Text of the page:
By Barbara Young —

On Nov. 4 a moment of road-rage escalated into an act of racial hate that has left many University of Wisconsin–Stout students stunned, angry and wondering what we can do in the future.

According to Officer Spetz, a close-call traffic incident between a truck with two white males and a car with two girls, one Hispanic, one African American, occurred at the CVS intersection. Following the near accident the truck driver turned his vehicle around and followed the girls to a parking lot. The truck blocked the exit and the driver of the vehicle exited the truck. Upon approaching the woman’s car, the driver shouted at the two women in the car, making sexist and racist slurs.

After the truck driver had left the scene, the two women returned to their dorm where they contacted the police. The UW–Stout Bias Incident Team was notified. The team, made up of Joan Thomas, Barb Miller, Lisa Walter and Julie Miller, were notified of the incident and spent many hours with one of the victims and those close to her after the incident.

Through luck, the police found a Facebook post written by the truck’s passenger about the incident. The police contacted this man and were able to get contact information for the alleged abuser. The man confessed to committing the crime and was arrested. He has been charged with disorderly conduct with a hate crime enhancer, as there is currently no way for a hate crime to be charged individually in Wisconsin. It must be added on after an original crime has been committed.

Since the incident, both girls have left the Stout campus for the remainder of the semester and intend on transferring.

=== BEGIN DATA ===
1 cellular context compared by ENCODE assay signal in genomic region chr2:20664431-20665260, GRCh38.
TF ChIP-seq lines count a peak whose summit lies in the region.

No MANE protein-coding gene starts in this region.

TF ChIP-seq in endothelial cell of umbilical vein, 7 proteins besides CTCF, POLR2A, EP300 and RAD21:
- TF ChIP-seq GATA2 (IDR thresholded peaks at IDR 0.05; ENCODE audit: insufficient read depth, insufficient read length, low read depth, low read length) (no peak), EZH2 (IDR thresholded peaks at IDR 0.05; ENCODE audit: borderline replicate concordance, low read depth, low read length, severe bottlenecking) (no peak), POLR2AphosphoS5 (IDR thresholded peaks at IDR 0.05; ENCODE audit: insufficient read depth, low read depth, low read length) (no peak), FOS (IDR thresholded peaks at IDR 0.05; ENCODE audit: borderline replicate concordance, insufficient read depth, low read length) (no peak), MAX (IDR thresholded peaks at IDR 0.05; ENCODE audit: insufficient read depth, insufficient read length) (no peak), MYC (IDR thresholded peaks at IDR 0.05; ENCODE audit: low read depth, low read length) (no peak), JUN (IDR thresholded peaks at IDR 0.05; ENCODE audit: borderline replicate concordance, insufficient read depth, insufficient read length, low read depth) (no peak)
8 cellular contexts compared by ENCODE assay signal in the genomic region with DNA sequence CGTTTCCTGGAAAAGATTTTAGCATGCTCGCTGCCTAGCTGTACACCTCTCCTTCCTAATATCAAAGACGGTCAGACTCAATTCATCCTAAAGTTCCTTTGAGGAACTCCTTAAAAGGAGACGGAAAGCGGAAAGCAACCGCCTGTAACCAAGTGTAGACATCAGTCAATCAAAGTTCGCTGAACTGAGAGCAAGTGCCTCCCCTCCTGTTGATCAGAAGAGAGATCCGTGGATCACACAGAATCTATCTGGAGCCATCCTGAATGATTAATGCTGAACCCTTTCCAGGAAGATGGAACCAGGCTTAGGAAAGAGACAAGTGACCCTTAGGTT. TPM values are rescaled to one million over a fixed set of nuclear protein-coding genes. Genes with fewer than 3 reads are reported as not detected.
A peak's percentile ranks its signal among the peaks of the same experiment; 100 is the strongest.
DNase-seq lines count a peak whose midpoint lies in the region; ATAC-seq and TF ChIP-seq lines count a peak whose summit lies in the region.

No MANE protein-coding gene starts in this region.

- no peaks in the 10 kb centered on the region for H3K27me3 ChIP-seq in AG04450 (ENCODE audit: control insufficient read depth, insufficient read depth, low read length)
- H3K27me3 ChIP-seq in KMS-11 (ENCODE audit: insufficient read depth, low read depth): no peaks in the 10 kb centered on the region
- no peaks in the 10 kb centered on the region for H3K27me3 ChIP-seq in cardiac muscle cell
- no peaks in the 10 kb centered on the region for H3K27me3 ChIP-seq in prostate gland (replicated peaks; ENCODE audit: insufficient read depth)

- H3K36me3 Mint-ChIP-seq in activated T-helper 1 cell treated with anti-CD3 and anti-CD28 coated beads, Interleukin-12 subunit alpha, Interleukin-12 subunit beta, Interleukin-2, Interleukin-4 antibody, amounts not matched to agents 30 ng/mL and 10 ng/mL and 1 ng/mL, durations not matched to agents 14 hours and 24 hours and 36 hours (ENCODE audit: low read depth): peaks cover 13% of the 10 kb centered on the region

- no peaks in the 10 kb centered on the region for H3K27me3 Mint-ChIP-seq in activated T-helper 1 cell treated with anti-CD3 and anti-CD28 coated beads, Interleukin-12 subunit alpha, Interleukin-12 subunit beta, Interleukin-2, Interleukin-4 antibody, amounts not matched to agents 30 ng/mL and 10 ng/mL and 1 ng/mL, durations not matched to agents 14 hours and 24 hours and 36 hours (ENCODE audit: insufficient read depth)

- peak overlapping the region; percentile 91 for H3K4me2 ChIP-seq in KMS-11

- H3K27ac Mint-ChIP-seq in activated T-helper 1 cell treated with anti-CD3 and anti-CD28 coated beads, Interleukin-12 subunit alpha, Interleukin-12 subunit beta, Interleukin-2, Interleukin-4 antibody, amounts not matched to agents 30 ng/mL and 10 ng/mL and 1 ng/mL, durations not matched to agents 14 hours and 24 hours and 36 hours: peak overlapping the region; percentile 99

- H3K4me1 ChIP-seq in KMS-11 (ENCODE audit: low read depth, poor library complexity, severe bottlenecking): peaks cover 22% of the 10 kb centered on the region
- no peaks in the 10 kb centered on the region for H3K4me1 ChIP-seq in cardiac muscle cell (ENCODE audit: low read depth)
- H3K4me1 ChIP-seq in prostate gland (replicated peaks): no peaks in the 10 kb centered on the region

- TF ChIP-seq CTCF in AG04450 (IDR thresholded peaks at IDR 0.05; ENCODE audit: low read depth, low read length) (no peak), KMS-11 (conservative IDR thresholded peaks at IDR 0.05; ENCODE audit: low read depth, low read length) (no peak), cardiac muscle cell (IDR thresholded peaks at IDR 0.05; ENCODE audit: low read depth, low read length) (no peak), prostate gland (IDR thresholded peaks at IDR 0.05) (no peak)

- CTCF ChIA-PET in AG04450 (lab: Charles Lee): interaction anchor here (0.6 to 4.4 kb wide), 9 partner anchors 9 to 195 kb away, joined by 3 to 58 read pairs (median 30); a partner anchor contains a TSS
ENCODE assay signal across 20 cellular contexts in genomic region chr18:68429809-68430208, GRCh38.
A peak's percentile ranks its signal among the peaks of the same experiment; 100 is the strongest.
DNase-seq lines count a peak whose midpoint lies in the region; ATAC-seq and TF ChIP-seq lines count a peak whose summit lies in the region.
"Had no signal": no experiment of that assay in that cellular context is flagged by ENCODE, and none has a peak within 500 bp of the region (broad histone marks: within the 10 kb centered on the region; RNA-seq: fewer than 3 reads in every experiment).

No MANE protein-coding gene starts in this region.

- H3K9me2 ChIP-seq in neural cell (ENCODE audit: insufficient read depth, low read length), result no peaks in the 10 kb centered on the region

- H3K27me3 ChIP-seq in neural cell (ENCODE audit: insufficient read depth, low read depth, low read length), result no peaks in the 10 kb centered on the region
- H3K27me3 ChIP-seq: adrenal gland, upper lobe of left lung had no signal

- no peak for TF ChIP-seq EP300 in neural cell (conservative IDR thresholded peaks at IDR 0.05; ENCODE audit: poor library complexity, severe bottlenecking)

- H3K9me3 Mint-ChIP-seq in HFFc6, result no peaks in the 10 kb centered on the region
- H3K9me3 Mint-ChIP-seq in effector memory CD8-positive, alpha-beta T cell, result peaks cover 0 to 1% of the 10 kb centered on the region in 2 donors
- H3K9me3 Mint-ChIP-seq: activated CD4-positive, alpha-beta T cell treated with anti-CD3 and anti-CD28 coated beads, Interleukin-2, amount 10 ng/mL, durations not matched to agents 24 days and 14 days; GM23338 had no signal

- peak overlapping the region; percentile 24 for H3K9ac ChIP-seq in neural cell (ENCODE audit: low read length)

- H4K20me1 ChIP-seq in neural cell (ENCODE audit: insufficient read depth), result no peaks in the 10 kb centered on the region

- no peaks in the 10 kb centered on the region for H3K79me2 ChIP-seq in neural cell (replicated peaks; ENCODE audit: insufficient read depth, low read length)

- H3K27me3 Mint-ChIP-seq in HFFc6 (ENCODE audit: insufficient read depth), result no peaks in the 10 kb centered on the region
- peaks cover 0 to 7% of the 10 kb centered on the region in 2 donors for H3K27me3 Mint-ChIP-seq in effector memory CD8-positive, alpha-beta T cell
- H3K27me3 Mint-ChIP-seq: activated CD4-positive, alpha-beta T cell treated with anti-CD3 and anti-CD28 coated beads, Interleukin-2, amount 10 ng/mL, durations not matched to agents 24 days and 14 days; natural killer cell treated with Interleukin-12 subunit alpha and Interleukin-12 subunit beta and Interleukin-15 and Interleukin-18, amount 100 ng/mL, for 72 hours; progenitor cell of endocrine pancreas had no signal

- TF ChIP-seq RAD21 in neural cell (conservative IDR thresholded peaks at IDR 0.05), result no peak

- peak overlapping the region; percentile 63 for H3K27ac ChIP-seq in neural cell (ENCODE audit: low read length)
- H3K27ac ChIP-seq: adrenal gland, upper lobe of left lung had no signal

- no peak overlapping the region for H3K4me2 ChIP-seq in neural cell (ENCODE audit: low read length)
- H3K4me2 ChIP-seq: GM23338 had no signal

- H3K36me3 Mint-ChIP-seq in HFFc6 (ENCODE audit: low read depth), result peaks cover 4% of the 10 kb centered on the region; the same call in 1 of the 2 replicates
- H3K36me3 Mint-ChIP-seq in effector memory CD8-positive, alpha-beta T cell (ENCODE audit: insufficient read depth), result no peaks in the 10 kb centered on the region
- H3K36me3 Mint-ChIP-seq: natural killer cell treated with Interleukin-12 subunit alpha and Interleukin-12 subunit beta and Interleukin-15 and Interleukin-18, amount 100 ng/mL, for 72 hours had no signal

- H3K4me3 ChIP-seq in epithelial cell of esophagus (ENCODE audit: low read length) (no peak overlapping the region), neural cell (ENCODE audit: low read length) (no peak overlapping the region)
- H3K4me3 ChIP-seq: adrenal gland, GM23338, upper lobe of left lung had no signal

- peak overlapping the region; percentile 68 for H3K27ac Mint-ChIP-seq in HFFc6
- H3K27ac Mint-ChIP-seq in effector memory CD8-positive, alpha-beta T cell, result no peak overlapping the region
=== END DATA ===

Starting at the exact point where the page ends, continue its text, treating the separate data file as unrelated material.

This incident was not heard about by the campus at large until an email stating, “An unfortunate incident occurred last week in which a UW–Stout African-American student experienced an alleged act of racial hate near campus,” was sent out on Nov. 10.

This delayed and underwhelming response to the incident angered many students and has sparked a movement across campus to ensure incidents such as this do not happen on campus or in the community.

On Monday, Nov. 17, the Bias Incident Response Team held a meeting in which students voiced their opinions on the way the case was handled and made known to students.

“The administration fell short a bit,” said Erik Pearl, a junior in Peace Studies.

“When you don’t give people details, people don’t care,” said senior Esuvat Mollel. “Give me details about what actually happened and then tell me the active measures the university is going to take.”

A follow-up to this meeting was held on the Terrace Wednesday, Nov. 19. About 100 students filled the seats to hear what had happened, express their frustration and hopefully learn what can be done moving forward. Emotions ran high for those close to the two victims, but a passion to move forward was strong in the group. The chancellor was in attendance and listened to the complaints and feelings of the students.

In a brief address he said, “When I first heard about this incident I reacted as a parent, not as a student. I’ve got two children about your age and one is still in school. I expect her to have an environment that is safe.”

Throughout the remainder of the semester various organizations will be holding meetings to try and find a solution to the attacks on campus. Stout students passionate about the proper handling of these events and about moving forward should attend future events and are welcome to join the UW–Stout Hate Crime Support Team on Facebook for updates.

“I had no idea how many people were impacted by this situation,” said Chancellor Meyer at the Terrace. “That’s why it’s important to be here. It sends a message.”

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